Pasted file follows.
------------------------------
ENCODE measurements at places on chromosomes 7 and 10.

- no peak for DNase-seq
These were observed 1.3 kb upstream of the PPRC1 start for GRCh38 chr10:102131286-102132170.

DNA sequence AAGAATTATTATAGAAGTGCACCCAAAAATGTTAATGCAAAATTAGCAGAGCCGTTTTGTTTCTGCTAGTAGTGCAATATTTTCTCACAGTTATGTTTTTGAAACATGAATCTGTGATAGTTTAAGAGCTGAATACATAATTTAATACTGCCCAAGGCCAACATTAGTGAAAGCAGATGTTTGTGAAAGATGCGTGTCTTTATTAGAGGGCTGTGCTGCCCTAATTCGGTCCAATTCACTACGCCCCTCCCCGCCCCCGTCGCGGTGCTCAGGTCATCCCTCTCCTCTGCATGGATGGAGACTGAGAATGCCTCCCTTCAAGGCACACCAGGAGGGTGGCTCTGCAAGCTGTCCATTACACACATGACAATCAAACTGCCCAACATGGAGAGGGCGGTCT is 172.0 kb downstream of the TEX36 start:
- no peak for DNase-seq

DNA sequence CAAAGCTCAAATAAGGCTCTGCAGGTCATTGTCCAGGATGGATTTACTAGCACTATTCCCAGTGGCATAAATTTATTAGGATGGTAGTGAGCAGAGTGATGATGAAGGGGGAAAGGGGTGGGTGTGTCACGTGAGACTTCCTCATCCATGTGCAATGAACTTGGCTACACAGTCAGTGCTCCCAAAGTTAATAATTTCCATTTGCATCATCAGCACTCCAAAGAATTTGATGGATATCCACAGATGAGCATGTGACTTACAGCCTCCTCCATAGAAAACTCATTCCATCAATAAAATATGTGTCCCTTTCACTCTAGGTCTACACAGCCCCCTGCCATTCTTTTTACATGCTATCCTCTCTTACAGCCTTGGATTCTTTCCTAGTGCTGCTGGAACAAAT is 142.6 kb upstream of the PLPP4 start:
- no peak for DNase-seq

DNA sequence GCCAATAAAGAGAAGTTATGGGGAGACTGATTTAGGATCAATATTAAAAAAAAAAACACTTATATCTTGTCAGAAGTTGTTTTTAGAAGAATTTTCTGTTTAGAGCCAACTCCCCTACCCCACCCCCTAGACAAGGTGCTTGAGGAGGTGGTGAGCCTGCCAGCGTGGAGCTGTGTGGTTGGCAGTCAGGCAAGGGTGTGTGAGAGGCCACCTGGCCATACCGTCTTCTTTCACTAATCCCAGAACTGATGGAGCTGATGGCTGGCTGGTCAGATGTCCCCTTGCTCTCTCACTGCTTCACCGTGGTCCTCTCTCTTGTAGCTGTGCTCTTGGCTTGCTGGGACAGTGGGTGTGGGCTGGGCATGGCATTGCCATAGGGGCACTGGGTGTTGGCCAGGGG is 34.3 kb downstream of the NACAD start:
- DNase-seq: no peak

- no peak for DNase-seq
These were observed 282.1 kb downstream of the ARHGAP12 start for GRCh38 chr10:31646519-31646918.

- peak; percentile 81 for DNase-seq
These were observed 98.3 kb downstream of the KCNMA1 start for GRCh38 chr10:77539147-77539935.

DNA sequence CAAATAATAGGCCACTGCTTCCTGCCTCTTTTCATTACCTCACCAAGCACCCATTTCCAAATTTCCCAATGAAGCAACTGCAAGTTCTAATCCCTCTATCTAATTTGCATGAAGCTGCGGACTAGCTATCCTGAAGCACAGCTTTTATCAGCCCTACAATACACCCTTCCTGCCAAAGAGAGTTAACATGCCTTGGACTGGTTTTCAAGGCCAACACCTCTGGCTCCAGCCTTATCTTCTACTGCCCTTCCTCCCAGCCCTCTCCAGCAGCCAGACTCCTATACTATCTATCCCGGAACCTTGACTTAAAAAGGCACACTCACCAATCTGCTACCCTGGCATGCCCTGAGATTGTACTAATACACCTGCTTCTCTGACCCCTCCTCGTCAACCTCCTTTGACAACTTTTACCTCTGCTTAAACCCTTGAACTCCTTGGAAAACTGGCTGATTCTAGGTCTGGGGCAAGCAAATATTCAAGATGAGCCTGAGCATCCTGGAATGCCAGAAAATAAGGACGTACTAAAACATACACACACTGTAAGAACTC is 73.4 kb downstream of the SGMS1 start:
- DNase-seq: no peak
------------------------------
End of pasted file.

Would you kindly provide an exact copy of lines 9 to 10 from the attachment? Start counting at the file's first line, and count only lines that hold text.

- DNase-seq: no peak

- no peak for DNase-seq